(3) An individual whose impairment(s) meets or equals a listed impairment in [20 C.F.R. pt. 404, subpt. P, app. 1] will be considered disabled without the consideration of vocational factors.
(4) If an individual's residual functional capacity is such that he or she can still perform past relevant work, then a finding of “not disabled” will be made.
(5) If an individual is unable to perform past relevant work, then other factors including age, education, past work experience, and residual functional capacity must be considered to determine whether the individual can make an adjustment to other work in the economy.

See Boyd v. Apfel, 239 F.3d 698, 704 -705 (5th Cir. 2001); 20 C.F.R. § 404.1520. The claimant bears the burden of proving a disability under the first four steps of the analysis; under the fifth step, however, the Commissioner must show that the claimant is capable of performing work in the national economy and is therefore not disabled. Bowen v. Yuckert, 482 U.S. 137, 146 n. 5 (1987). When a finding of “disabled” or “not disabled” may be made at any step, the process is terminated. Villa v. Sullivan, 895 F.2d 1019, 1022 (5th Cir. 1990). If at any point during the five-step review the claimant is found to be disabled or not disabled, that finding is conclusive and terminates the analysis. Lovelace v. Bowen, 813 F.2d 55, 58 (5th Cir. 1987).

         ALJ's Findings

         I. Steps One, Two, and Three

         The ALJ determined at step one of the sequential evaluation process that the claimant had not engaged in substantial gainful activity during the relevant period. (Tr. 14-15).[1] At step two, she found that the claimant suffers severe impairments of lupus with lupus nephritis, fibromyalgia, and obesity. (Tr. 15-16).[2] She concluded, however, that the impairments were not severe enough to meet or medically equal any of the impairments listed in Appendix 1, Subpart P, Regulations No. 4, at step three of the process. (Tr. 17).

         II. Residual Functional Capacity

         The ALJ next determined that the claimant retained the residual functional capacity (“RFC”) to perform the full range of light work. (Tr. 17-21).[3]

         III. Steps Four and Five

         At step four, the ALJ determined that the claimant had no past relevant work. (Tr. 21). Accordingly, she proceeded to step five. At this step, the ALJ determined that the claimant was a younger individual, with at least a high school education, and the ability to communicate in English. (Tr. 21). Transferability of skills was not at issue because the claimant had no past relevant work. Id.

         The ALJ then observed that, given the claimant's vocational factors, and the ability to perform the full range of light work, the Medical-Vocational Guidelines directed a finding of not disabled. 20 C.F.R. § 404.1569; Rule 202.20, Table 2, Appendix 2, Subpart P, Regulations No. 4. (Tr. 21-22).

         Non-Exhaustive Chronology of Relevant Medical Evidence

         On July 19, 2013, Storm was seen by nurse practitioner, Erika Spencer. (Tr. 321-323). Storm wanted her kidneys checked, and medication refills. Id.

         On August 14, 2013, Storm was seen at University Health-Shreveport by Seth Berney, M.D. (Tr. 325-327). She reported no weight loss or gain. Id. She experienced joint stiffness for two hours. Id. She had a trichophyton on her right arm. Id. She was not photosensitive to the sun. Id. She had achy muscle pain, headaches, and occasional confusion. Id. Upon examination, she had multiple tattoos, but no rashes. Id. Berney suspected that plaintiff had SLE, and was awaiting biopsy results from Arkansas Children's Hospital. Id. He was concerned that she had OSA, given her symptoms, snoring, and size. Id.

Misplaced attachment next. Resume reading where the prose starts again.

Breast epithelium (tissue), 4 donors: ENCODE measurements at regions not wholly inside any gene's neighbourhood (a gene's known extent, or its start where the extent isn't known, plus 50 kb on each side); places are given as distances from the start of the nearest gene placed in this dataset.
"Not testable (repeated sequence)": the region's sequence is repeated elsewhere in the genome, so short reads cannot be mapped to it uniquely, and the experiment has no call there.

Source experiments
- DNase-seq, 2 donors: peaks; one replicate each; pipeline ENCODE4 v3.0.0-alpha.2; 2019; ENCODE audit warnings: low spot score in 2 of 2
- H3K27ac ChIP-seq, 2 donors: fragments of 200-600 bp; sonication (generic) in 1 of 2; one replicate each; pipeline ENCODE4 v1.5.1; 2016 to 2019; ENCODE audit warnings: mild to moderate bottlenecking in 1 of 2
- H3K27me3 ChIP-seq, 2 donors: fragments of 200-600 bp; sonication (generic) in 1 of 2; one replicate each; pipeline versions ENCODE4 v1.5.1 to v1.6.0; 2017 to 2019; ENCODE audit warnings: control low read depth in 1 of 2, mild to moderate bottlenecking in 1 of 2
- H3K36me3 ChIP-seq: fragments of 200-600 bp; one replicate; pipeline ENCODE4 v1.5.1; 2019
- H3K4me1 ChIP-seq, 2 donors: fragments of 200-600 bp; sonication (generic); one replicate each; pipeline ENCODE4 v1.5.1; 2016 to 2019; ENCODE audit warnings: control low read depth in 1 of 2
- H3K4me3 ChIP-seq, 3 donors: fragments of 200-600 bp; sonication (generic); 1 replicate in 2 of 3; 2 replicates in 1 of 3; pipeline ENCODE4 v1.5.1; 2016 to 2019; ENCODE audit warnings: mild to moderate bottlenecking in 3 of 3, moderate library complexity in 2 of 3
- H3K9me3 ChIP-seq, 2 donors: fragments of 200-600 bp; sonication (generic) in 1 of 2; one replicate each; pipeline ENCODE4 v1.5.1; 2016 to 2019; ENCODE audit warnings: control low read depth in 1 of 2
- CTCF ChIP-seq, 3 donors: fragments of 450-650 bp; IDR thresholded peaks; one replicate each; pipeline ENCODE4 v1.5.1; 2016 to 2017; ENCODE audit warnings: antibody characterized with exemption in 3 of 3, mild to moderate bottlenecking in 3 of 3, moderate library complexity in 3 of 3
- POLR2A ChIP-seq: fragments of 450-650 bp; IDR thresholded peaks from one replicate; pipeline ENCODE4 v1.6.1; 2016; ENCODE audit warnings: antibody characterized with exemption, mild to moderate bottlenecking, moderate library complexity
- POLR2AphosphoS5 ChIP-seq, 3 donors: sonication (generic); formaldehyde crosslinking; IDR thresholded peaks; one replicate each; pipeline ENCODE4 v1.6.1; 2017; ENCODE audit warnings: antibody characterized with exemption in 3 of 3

On October 7, 2013, Storm was seen by David Williams, Ph.D., for a psychiatric and diagnostic evaluation at the request of the state agency for purposes of her 2013 disability application. (Tr. 273-280). Storm's chief complaints were lupus and kidney disease, secondary to lupus. Id. She was diagnosed with lupus in 2006. Id. Stress increased her symptoms and she recently had started a new job. Id. In 2008, she experienced symptoms of depression following the death of her fiancée. Id. She denied current symptoms of depression. Id. She reported having some close friends. Id. Storm had experienced symptoms of daily anxiety with onset at the age of 15. Id. She recounted experiencing panic attacks every two to three months. Id. She smoked marijuana daily, but last used a few months earlier. Id.

         Williams diagnosed anxiety disorder and assigned a Global Assessment of Functioning (“GAF”) score of 61, which indicated mild symptoms. Id.[2] Storm's understanding remained intact. Id. Her concentration, pace, and persistence were adequate. Id. She was able to manage her own finances. Id.

         On November 20, 2013, Storm returned to Dr. Berney at University Health-Shreveport. (Tr. 327-330). She had joint stiffness for 30 minutes, and slight nausea, without vomiting from stress about her job. Id. She had lower back and neck pain. Id. She reported that she used illicit drugs, and had multiple tattoos, without rashes. Id.

         On February 19, 2014, Storm was seen by Dr. Berney, who was concerned that she had OSA, but her PCP refused to refer her for a sleep study. (Tr. 330-333). Accordingly, Dr. Berney referred her himself. Id. Storm's pelvic pain had resolved. Id.

         On March 12, 2014, Storm was seen by nurse practitioner, Carrie Genusa, for rash, easy bruising, cough, and medication refills. (Tr. 318-320). Storm believed that her rash and bruising were caused by her lupus. Id. She complained of myalgia muscle aches all over her body. Id. Upon examination, Storm had a very mild spotty rash that was resolving. Id.

         On April 1, 2014, Storm returned to Genusa for cough, shortness of breath, ...